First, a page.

America Tonight, one post that I wished could be two...
Oh dear dear dear dear dear. I so wanted to post the happy post I had lived these past three days, before today, before that mad bitch America broke loose from her rabid dog chain again to kill, to kill and to kill as she does so damn well. Friday.
Friday, such a lovely day in Lancaster PA. Gentle warmth. Cooler by evening. Morning driving to New Holland, driving without a stop, as the dear folks at Wee Fox tailors where closing early to see their daughter who has been living in Kentucky. Plain Mennonites.
Friday, a sniper, a Federal agent points his gun at an old man.
Friday, such warm smiles as I thank my Mennonite friend for making such a warm coat for me last winter. A coat I look forward to wrapping around my aching heart, so full of tender memories, gentle memories, painful memories, memories.
Memories tonight of an gentle old man, with a goatee. I see him in my mind's eye. A face, in my memory, a face with the bead of an FBI agent's gun closed on his living heart, his memories of love of his wife, of his land, of his life.
That coat you made for me made me so warm. Thank you, I'd like a new suit. She measures me, above my waist. Asks my wife to bring my trousers from the bathroom so that she can measure me with modesty... Where can I find shoes? Saunders ...
They found him ... fifteen years on the run, almost a decade before that a robbery, for the children of Puerto Rico, for the freedom of Puerto Rico, for the memory of the young Puerto Rican cadets of freedom that were shot dead by federal troops.... unarmed - they were shot dead.... not very long ago, to Filberto.
I went to get a hat cover, dear young Amish and Mennonite children getting their yearly hats...
Young cadets, lay bleeding to die on the streets in Filberto's memory, he lies bleeding to die in my memory now forever, at the same time I was seeing peaceful Amish children's faces, did he see the young cadets as he lay down to die?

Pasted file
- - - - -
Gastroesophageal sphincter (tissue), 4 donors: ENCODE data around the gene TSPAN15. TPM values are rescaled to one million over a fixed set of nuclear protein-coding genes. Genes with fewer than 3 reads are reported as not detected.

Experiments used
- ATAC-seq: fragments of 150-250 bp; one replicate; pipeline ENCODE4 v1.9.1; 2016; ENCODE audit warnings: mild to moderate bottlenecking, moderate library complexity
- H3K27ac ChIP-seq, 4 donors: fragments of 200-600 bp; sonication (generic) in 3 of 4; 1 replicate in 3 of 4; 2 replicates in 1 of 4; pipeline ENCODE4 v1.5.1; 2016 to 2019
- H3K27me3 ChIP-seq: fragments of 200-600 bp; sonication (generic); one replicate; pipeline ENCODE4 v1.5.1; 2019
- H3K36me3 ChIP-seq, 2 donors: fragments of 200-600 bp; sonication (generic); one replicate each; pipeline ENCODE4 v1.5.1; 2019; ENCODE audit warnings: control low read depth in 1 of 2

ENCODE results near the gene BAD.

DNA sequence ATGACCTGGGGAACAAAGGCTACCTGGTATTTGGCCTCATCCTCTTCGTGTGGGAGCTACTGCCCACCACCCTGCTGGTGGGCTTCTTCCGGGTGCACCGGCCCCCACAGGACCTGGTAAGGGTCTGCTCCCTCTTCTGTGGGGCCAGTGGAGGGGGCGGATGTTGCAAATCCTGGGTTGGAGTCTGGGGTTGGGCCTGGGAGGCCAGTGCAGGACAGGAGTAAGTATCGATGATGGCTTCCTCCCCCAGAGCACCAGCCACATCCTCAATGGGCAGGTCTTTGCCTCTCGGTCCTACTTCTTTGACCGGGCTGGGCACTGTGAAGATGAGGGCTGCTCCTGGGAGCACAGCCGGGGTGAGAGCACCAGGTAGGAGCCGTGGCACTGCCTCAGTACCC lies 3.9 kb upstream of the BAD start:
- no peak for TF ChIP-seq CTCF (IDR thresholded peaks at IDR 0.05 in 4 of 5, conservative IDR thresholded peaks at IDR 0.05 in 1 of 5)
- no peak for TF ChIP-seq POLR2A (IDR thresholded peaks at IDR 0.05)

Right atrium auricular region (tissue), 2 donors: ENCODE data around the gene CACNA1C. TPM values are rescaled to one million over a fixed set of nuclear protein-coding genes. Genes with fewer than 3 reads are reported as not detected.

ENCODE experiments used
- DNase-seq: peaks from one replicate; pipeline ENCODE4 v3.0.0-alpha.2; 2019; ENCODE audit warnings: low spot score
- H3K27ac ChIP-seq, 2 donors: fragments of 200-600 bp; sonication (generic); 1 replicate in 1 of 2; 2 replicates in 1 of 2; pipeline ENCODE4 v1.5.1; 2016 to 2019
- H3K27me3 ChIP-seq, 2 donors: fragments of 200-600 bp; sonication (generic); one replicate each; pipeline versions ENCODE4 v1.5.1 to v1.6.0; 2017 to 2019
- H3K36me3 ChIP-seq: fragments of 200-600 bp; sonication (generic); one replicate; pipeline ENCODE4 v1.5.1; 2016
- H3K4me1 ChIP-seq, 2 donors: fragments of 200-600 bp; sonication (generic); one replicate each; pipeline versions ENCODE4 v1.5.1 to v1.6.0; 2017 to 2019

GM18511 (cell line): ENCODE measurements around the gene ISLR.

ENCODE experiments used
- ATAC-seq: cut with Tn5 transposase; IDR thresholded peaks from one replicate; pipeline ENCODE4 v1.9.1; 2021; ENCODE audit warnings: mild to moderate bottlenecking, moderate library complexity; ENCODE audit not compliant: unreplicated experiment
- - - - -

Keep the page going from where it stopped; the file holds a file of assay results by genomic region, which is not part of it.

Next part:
The shoe store was closed. Nathan and Anna Martin ... Mennonites. I helped his son brush the horse, hitch it to a buggy. Genie in the back with Anna, me in the front with Nathan. We spoke of faith, of different faiths, of peace, of war, of wishes for sanity and peace, peace peace, oh the dear dear dear dear thought of peace.
Peace. Rest in peace Filberto. What moment did you die. Was it as we saw the world through the windscreen of a buggy, past the horse to the fields, fields of peace that madmen sow fear of a war that does not exist here. Was it as we saw the rabbits, the hamsters about to be auctioned. When. When dear friend. When did they kill you.
Another friend was shot. Burnadette Devlin McAlisky, once told the families of murdered young people who loved freedom, that when she was shot, shock was instant and it did not hurt ... she hoped it was a comfort.
Seventhday, Saturday. Falls meeting. Such dear children. I wish I could remember each name, I can each face. Young Charlotte Snipes, whose family had been in Fallsington for hundreds of years. Katelynn and her little sister, a lovely wee girl sitting next to Katelynn, whose name I so wish I could remember, Sam and Max Collins. Such thoughts of honesty, faith, peace, such hopes. I sang for them. We talked, played on the swings. Sam, and Max and their parents Lisa and Jim and Genie and I went to the peace festival.
Filberto was gone. His wife was in the hospital with one of the FBI killers, sent to end his life.
We went to dinner. Lovely evening. In the morning, we went to Solebury Meeting. There was a family from New Orleans. They were making a new life with their new baby in Solebury. I gave a message. They felt pain to ask for help. I spoke of the joy of giving and that they brought this joy to Solebury. After we spoke of the difference between leadings and notions. We met a new friend, Rachel. She reminded Genie of Amanda. She was bright, and a fast thinker, and wanted to know everything, and likely will...
All the knowing of Filberto's life is over. All he could teach, all his kindness and love ripped away by a small bit of lead for which we all paid by our taxes.
We met an old man, maybe Filberto's age. He graduated high school in 1945. He had biked from Brooklyn to New Hope.
New Hope. New hopes. Oh God, grant us new hope for his sick bitch of a nation. Grant me a joyful weekend that can stand alone. One post...